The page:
Czech Prime Minister Petr Nečas has spoken out against Switzerland’s decision to reintroduce an authorization requirement for workers from the eight East European countries that joined the EU in 2004.
“While we understand that opening the labor market for foreign workers in Switzerland is a sensitive issue, economic analyses proved that the benefits of free market and free movement of workforce are undisputable,” Nečas, chairman of the center-right Civic Democrats (ODS), told the news server EurActiv.cz in a statement.
The Swiss government said in a statement April 18 that as of May 1 nationals of the Czech Republic, Estonia, Hungary, Latvia, Lithuania, Poland, Slovakia and Slovenia would have to seek the authorization. It said while the 1.1 million EU citizens in the country of 7.9 million benefited its economy, integration and compliance with minimum wage and working conditions were a cause for concern.
Catherine Ashton, the High Representative of the European Union for Foreign Affairs and Security Policy, said she considered the decision taken by the Swiss Federal Council to be in breach of the Agreement on the Free Movement of Persons as amended by the Protocol of 2004.
“The agreement does not allow for any differentiation between EU citizens. This measure is neither economically justified by the labor market situation nor by the number of EU citizens seeking residence in Switzerland,” Ashton said in a statement.
Czech Foreign Minister Karel Schwarzenberg (TOP 09) called the move “clear discrimination” while signing on to a joint statement issued Thursday by his counterparts in the so-called Visegrád Four countries (the Czech Republic, Hungary, Poland and Slovakia) denouncing the move as undermining Switzerland’s stance as an open and free country:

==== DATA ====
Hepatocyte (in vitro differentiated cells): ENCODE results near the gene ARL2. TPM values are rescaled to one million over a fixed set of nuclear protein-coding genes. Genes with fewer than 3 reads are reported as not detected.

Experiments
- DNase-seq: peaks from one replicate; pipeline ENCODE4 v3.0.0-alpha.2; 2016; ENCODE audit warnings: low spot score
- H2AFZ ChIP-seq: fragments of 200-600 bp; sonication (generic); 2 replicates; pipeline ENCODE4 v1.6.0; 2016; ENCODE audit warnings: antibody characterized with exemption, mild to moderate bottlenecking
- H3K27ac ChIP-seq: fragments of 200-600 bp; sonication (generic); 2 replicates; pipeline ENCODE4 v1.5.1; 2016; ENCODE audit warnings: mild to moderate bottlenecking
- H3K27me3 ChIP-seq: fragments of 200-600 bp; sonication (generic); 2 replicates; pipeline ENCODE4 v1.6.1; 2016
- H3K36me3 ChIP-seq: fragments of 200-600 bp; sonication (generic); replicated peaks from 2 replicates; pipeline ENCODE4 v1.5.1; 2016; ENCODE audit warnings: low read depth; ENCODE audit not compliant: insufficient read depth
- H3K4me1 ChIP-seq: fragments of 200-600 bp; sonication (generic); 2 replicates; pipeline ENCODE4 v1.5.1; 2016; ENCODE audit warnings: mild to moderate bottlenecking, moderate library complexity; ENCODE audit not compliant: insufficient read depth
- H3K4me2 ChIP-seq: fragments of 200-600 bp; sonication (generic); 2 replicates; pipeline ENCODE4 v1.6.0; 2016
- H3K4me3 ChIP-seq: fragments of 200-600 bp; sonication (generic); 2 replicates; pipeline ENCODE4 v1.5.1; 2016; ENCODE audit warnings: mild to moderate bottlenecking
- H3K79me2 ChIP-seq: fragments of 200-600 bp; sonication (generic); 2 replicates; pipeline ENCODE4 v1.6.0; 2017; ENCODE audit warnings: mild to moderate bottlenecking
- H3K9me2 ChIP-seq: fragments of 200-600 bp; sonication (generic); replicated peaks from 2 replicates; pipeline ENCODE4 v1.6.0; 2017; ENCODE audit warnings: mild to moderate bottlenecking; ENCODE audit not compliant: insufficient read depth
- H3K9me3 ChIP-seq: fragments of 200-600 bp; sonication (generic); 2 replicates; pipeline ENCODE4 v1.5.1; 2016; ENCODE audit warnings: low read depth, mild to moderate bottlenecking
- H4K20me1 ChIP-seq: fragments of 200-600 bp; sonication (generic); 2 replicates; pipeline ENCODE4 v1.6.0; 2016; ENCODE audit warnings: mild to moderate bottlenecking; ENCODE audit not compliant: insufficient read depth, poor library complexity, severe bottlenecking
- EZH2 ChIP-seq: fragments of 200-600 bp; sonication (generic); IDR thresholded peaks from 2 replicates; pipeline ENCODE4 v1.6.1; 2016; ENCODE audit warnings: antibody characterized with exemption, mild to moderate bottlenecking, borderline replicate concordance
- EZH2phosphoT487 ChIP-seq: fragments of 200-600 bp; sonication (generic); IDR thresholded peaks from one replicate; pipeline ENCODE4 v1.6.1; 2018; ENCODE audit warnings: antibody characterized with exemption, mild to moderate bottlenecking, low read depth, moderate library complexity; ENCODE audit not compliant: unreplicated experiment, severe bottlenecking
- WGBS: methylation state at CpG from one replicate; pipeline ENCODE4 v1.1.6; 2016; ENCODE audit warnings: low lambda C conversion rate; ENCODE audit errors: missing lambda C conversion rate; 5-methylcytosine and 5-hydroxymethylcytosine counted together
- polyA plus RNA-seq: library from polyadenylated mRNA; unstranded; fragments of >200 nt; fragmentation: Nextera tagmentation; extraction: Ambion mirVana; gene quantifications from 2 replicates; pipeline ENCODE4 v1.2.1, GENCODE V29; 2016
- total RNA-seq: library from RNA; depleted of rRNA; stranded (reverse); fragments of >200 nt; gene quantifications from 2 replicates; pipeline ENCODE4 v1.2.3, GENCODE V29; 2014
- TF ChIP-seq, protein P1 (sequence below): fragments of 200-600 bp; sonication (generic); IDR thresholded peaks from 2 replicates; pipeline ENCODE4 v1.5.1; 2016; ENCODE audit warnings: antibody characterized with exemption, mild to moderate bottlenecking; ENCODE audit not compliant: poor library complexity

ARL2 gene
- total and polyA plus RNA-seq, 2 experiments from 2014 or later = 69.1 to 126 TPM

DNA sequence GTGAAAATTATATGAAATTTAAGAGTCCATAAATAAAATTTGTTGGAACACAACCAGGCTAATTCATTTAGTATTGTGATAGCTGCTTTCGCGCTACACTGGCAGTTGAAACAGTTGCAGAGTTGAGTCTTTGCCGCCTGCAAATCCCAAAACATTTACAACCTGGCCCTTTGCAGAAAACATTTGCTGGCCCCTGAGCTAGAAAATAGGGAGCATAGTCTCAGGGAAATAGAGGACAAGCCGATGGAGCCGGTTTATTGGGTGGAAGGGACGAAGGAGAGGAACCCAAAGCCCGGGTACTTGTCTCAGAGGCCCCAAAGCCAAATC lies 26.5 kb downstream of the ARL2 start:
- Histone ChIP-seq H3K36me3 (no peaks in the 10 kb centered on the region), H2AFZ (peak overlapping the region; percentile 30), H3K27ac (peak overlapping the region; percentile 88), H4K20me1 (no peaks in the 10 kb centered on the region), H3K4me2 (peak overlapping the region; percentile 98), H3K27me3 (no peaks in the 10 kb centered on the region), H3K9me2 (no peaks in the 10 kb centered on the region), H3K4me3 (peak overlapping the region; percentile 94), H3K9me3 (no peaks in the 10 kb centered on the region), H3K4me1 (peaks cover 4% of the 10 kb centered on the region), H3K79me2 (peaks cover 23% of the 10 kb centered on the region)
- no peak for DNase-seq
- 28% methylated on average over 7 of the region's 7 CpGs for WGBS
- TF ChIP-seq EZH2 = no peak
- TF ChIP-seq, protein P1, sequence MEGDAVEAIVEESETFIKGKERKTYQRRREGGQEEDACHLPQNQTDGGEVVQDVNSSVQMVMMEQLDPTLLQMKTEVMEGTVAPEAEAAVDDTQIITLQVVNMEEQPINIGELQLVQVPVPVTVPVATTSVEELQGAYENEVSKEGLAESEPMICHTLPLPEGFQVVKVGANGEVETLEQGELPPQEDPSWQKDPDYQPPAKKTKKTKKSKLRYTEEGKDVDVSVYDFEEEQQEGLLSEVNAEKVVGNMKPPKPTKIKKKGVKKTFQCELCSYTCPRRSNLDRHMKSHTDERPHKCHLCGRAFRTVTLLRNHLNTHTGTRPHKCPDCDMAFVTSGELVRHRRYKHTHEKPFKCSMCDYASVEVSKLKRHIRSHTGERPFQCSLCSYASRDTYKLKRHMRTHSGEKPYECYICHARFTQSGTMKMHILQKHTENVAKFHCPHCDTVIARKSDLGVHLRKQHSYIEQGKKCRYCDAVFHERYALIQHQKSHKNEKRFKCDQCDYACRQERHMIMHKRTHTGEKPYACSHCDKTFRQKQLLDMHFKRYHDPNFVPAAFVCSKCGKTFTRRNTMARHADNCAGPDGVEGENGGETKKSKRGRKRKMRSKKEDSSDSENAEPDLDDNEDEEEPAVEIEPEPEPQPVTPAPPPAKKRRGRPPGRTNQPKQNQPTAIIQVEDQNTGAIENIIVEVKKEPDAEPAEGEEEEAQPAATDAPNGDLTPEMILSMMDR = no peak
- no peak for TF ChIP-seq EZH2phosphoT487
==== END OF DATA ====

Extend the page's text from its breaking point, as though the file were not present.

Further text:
“We deplore this measure firstly because the Swiss authorities differentiate among EU Member States by singling out selected countries—even though some of our states did not fulfill migrant worker quotas—and, secondly, because we see this as a purely political decision, with our countries representing only 10 percent of the EU migrant workers in Switzerland.
“Thirdly, we are convinced that at a time of crisis, we must strengthen—and not weaken—European economic freedoms. Indeed, many Swiss companies profit from the common market and are active in our respective countries with their 65 million consumers.”
Nečas told EurActiv.cz he considered the timing unfortunate as well, echoing the Visegrád Four statement. “Especially in times of economic crisis, there is a need for opening markets. The experience of many other countries and expert evidence shows that free movement of workers has no tangible impact on employment of local citizens,” he said.
According to the Swiss daily Le Quotidien Jurassien, the safeguard clause will cut from 6,000 to 2,000 the number of B-type long-term residence permits granted to Czechs and other Eastern Europeans. The country issues 60,000 such permits every year.